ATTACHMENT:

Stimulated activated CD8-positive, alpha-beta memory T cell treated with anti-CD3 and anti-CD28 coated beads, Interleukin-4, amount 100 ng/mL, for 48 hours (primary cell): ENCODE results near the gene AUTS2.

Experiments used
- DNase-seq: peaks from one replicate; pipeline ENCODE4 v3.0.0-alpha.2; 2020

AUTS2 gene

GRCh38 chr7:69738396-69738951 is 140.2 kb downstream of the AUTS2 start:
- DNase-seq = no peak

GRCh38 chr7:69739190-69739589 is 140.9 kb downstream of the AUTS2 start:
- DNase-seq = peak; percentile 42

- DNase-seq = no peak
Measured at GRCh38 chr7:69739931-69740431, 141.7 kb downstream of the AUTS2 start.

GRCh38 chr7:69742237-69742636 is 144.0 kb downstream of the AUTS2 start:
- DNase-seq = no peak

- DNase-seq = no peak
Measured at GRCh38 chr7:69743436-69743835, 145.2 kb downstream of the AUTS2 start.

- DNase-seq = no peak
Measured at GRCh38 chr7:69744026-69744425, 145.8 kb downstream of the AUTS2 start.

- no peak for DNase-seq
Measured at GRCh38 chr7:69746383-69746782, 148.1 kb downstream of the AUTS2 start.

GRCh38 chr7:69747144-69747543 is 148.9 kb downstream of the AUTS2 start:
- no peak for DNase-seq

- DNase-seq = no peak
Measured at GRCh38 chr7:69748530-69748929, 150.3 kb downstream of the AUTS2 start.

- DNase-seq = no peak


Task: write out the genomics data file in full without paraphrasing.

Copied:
Stimulated activated CD8-positive, alpha-beta memory T cell treated with anti-CD3 and anti-CD28 coated beads, Interleukin-4, amount 100 ng/mL, for 48 hours (primary cell): ENCODE results near the gene AUTS2.

Experiments used
- DNase-seq: peaks from one replicate; pipeline ENCODE4 v3.0.0-alpha.2; 2020

AUTS2 gene

GRCh38 chr7:69738396-69738951 is 140.2 kb downstream of the AUTS2 start:
- DNase-seq = no peak

GRCh38 chr7:69739190-69739589 is 140.9 kb downstream of the AUTS2 start:
- DNase-seq = peak; percentile 42

- DNase-seq = no peak
Measured at GRCh38 chr7:69739931-69740431, 141.7 kb downstream of the AUTS2 start.

GRCh38 chr7:69742237-69742636 is 144.0 kb downstream of the AUTS2 start:
- DNase-seq = no peak

- DNase-seq = no peak
Measured at GRCh38 chr7:69743436-69743835, 145.2 kb downstream of the AUTS2 start.

- DNase-seq = no peak
Measured at GRCh38 chr7:69744026-69744425, 145.8 kb downstream of the AUTS2 start.

- no peak for DNase-seq
Measured at GRCh38 chr7:69746383-69746782, 148.1 kb downstream of the AUTS2 start.

GRCh38 chr7:69747144-69747543 is 148.9 kb downstream of the AUTS2 start:
- no peak for DNase-seq

- DNase-seq = no peak
Measured at GRCh38 chr7:69748530-69748929, 150.3 kb downstream of the AUTS2 start.

- DNase-seq = no peak